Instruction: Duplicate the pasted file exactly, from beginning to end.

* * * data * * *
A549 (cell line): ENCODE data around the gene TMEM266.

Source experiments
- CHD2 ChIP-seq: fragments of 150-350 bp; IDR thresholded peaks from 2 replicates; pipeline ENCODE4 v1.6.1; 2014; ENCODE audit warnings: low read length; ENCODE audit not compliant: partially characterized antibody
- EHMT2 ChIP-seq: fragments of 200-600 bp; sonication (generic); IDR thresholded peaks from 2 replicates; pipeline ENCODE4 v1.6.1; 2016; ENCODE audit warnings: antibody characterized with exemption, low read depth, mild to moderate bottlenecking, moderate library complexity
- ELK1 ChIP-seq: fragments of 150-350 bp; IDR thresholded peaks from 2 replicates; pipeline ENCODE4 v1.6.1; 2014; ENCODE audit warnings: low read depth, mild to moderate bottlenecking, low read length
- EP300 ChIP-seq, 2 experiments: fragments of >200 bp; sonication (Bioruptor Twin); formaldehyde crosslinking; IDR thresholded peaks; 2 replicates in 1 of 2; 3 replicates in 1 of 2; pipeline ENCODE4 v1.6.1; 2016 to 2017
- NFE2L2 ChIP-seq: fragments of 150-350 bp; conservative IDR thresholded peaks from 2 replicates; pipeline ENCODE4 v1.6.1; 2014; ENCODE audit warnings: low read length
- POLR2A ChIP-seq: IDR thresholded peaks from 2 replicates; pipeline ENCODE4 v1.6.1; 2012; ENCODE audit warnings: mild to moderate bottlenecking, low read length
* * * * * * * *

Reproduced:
A549 (cell line): ENCODE data around the gene TMEM266.

Source experiments
- CHD2 ChIP-seq: fragments of 150-350 bp; IDR thresholded peaks from 2 replicates; pipeline ENCODE4 v1.6.1; 2014; ENCODE audit warnings: low read length; ENCODE audit not compliant: partially characterized antibody
- EHMT2 ChIP-seq: fragments of 200-600 bp; sonication (generic); IDR thresholded peaks from 2 replicates; pipeline ENCODE4 v1.6.1; 2016; ENCODE audit warnings: antibody characterized with exemption, low read depth, mild to moderate bottlenecking, moderate library complexity
- ELK1 ChIP-seq: fragments of 150-350 bp; IDR thresholded peaks from 2 replicates; pipeline ENCODE4 v1.6.1; 2014; ENCODE audit warnings: low read depth, mild to moderate bottlenecking, low read length
- EP300 ChIP-seq, 2 experiments: fragments of >200 bp; sonication (Bioruptor Twin); formaldehyde crosslinking; IDR thresholded peaks; 2 replicates in 1 of 2; 3 replicates in 1 of 2; pipeline ENCODE4 v1.6.1; 2016 to 2017
- NFE2L2 ChIP-seq: fragments of 150-350 bp; conservative IDR thresholded peaks from 2 replicates; pipeline ENCODE4 v1.6.1; 2014; ENCODE audit warnings: low read length
- POLR2A ChIP-seq: IDR thresholded peaks from 2 replicates; pipeline ENCODE4 v1.6.1; 2012; ENCODE audit warnings: mild to moderate bottlenecking, low read length